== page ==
Rail-Cargo Plan Aims to Avert Terrorism

By Del Quentin Wilber
Washington Post Staff Writer
Saturday, December 16, 2006

Federal officials unveiled a plan yesterday to tighten security for railroad shipments of hazardous materials, saying the rules would reduce the risk of terrorists using dangerous chemicals to kill thousands of people.

The proposals -- which drew criticism from Democrats, who said they did not go far enough -- would require freight and passenger systems to keep closer tabs on rail cars containing dangerous chemicals. A separate set of rules proposed by the Transportation Department would compel rail operators to find safer and more secure routes for such shipments, authorities said.

Homeland Security Secretary Michael Chertoff said the rules, which will be open to public comment for 60 days, would "reduce the risk that chemicals can be turned into deadly weapons when they are in transit."

Authorities are concerned that terrorists might target rail cars in the hopes of releasing a plume of hazardous chemicals in a populated region. The proposals would cost the rail industry about $162 million over 10 years, officials said.

Chertoff said many of the proposed rules have already been adopted by the rail industry on a voluntary basis.

Democratic members of Congress said the rules did not adequately address overall rail security.

Sen. Frank Lautenberg (D-N.J.), who has introduced rail security legislation in the past, said the plans would not do enough to secure rail stations, bridges and tunnels, which are also vulnerable to attack.

He said the government should also have the authority to force companies to reroute hazardous materials around populated areas when terror alert levels are raised.

"This plan is just window dressing," he said. "It doesn't have any substance."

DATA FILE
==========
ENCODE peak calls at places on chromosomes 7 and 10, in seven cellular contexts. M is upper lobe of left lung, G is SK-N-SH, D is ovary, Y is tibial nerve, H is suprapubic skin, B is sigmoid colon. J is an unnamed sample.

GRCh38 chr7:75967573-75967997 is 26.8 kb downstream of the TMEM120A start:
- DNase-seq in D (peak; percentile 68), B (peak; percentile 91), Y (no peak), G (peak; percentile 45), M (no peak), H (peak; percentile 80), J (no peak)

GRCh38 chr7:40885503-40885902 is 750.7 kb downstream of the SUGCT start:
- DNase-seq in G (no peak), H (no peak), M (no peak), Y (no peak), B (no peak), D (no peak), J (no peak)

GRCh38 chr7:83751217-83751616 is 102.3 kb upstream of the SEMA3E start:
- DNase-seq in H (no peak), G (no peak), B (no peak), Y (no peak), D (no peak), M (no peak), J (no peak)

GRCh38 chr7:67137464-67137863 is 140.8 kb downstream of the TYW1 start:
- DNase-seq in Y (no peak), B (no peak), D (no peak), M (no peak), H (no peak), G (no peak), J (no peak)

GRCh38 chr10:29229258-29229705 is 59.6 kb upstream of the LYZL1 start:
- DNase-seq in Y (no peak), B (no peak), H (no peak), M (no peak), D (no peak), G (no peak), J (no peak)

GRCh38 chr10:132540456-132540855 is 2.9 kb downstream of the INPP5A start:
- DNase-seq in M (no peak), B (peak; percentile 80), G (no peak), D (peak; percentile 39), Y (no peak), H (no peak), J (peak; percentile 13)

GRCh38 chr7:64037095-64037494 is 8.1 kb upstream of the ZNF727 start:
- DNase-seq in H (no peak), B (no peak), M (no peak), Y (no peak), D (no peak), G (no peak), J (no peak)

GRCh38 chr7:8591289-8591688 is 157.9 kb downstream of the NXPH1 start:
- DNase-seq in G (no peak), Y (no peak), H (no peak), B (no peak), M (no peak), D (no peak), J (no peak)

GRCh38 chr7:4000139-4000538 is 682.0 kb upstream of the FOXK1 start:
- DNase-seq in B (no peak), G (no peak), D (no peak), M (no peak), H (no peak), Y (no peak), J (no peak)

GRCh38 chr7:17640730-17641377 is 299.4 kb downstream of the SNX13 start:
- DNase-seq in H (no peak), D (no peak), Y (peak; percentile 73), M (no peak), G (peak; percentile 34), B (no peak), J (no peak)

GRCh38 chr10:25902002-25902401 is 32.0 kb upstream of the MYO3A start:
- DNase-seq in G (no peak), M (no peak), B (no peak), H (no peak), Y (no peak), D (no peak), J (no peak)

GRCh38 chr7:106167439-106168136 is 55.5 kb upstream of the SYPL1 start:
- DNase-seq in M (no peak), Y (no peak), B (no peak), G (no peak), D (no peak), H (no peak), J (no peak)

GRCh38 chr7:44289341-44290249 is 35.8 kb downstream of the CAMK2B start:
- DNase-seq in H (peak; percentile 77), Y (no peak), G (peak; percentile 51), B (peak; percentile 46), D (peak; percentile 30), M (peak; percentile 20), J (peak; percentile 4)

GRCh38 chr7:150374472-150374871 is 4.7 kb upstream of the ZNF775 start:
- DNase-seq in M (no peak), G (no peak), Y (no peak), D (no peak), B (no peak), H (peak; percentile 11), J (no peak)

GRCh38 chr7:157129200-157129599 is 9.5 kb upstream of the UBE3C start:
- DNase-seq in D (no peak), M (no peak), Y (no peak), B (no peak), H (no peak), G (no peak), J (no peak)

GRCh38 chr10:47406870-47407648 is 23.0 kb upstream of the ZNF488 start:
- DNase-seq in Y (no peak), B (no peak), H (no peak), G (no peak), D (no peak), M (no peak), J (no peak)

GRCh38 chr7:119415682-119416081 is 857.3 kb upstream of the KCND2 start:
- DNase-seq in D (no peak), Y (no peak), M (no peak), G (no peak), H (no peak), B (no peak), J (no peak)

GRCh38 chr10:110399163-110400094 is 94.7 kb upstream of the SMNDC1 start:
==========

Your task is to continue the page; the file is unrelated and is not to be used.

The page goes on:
The D.C. Council grew so concerned about a possible attack on rail cars containing hazardous chemicals that in 2005 it banned such shipments within 2.2 miles of the Capitol. That ban has been put on hold pending the result of a lawsuit by CSX Transportation Inc. and the U.S. government. Several other cities have also banned the shipments and are closely watching the District's court case.

Chertoff said banning chemical shipments from urban areas would be difficult because the rail system weaves in and out of those areas. Many of the chemicals -- such as chlorine used to purify water -- are destined for use in metropolitan areas, he said.

"If you are going to deliver to a city, you have got to get it into the city," Chertoff said.

Chertoff said the rules are aimed at protecting rail cars when they are most vulnerable: when they are not moving and are waiting to be transferred to other companies. Under the proposal, authorities would require a "secure handoff" from one company to another, preventing a car from "sitting there unattended," Chertoff said.

When cars are stationary for long periods of time, companies would be required to watch them or park them in secure areas, he added.

Transportation Security Administration officials would have the authority to conduct inspections of rail operations and levy fines if they found security breaches. The companies would also be required to provide authorities with the exact locations of hazardous shipments within minutes of a request, Chertoff said.

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